Red Cross Deficits Climb as Donations Fall

The American Red Cross ran a deficit of $159 million during its most recently completed fiscal year, in part because of a steep decline in fundraising revenue, ProPublica reports.

According to newly released financial statements for the fiscal year ending June 30, 2015, donations to the Red Cross over the previous twelve months totaled $604 million, about $120 million less than in FY2014 and the worst fundraising results the Red Cross has reported since at least 2000. While the relief organization's fundraising often spikes following a major disaster and drops significantly in years without one, that was not the case in 2014-15. The drop in revenue was due in part to a decline in contributions from the United Way and other federated campaigns, which in total fell from $104 million in 2014 to $77 million. A United Way spokesperson told ProPublica it has cut contributions to the Red Cross in recent years as it shifts to a "community impact funding model."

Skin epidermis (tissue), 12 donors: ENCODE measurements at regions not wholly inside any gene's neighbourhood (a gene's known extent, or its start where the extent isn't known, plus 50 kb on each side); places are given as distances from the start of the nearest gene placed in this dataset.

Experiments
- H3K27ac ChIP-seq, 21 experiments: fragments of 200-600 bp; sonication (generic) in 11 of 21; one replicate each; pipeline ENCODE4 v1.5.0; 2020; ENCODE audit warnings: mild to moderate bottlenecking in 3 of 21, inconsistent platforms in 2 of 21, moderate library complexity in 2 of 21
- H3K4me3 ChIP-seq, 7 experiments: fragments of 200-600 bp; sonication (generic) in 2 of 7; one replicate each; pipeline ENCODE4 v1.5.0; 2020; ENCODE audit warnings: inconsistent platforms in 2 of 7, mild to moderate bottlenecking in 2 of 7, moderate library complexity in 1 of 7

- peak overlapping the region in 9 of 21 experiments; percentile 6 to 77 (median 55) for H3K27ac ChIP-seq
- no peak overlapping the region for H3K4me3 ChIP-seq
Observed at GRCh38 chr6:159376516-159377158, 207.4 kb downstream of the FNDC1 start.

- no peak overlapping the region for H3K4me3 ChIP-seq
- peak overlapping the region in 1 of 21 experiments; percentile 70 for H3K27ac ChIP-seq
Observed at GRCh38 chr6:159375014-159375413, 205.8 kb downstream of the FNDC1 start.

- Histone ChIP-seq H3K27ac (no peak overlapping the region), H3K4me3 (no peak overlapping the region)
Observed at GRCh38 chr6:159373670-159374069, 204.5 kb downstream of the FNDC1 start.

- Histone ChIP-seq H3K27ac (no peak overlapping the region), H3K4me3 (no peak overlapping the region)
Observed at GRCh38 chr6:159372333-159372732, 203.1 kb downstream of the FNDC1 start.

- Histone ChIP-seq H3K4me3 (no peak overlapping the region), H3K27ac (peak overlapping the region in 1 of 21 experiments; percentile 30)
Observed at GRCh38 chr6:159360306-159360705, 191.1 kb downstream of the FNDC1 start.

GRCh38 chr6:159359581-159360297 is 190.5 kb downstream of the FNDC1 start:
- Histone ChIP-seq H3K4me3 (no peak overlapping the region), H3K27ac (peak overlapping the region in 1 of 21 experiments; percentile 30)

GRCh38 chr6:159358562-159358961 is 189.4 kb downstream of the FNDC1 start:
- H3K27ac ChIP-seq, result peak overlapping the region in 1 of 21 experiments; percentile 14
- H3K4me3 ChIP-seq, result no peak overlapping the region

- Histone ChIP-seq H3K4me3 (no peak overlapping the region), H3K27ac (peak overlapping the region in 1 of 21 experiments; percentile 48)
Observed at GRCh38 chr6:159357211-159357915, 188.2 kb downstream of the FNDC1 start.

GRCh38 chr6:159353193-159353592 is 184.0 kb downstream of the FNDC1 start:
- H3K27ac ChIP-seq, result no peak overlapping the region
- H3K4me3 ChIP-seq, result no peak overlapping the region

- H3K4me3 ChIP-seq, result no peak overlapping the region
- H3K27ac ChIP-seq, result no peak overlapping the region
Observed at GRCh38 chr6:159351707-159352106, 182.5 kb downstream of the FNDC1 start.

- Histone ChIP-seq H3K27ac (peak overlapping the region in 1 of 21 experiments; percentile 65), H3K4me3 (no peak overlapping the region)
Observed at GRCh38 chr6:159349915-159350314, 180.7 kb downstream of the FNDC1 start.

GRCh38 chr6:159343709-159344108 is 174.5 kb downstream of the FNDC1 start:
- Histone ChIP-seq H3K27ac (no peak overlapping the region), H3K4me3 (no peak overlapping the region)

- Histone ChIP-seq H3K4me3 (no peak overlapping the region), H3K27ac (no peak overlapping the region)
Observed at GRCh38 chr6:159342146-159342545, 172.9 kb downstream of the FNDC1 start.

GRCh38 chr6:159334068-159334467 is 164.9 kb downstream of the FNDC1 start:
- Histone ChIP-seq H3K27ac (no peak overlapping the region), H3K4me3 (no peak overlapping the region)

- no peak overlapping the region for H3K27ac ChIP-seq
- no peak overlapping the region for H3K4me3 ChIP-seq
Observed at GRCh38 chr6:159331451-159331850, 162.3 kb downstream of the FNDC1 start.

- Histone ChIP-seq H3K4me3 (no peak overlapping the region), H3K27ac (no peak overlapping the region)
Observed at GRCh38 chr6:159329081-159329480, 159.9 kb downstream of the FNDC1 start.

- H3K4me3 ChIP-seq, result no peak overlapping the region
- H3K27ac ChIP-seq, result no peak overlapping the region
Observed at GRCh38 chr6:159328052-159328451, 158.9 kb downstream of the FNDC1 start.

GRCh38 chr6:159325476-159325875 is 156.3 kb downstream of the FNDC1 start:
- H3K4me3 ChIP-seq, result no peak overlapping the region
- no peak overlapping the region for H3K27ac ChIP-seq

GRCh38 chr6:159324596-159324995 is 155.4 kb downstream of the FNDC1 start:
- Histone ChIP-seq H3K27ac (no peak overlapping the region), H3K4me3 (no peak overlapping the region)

In a letter to Rep. Bennie Thompson (D-MS) in January, Red Cross CEO Gail McGovern said she had presided over "Turnaround I" after inheriting financial problems at the charity in 2008 and is now in the midst of "Turnaround II" as a result of a nationwide drop in the demand for blood products. The charity's large blood banking division — which has been struggling amid industry-wide declines and other issues — lost $71 million in fiscal year 2015.

McGovern also wrote that the organization's fundraising results are improving and noted that "if fundraising from major disasters is excluded, we have increased financial donations from individual, corporate, and foundation donors by 14 percent since 2008." According to ProPublica, it is unclear how the Red Cross arrived at that figure.

Justin Elliott. "Red Cross Donations Plummet and Deficit Spikes." ProPublica 02/09/2016.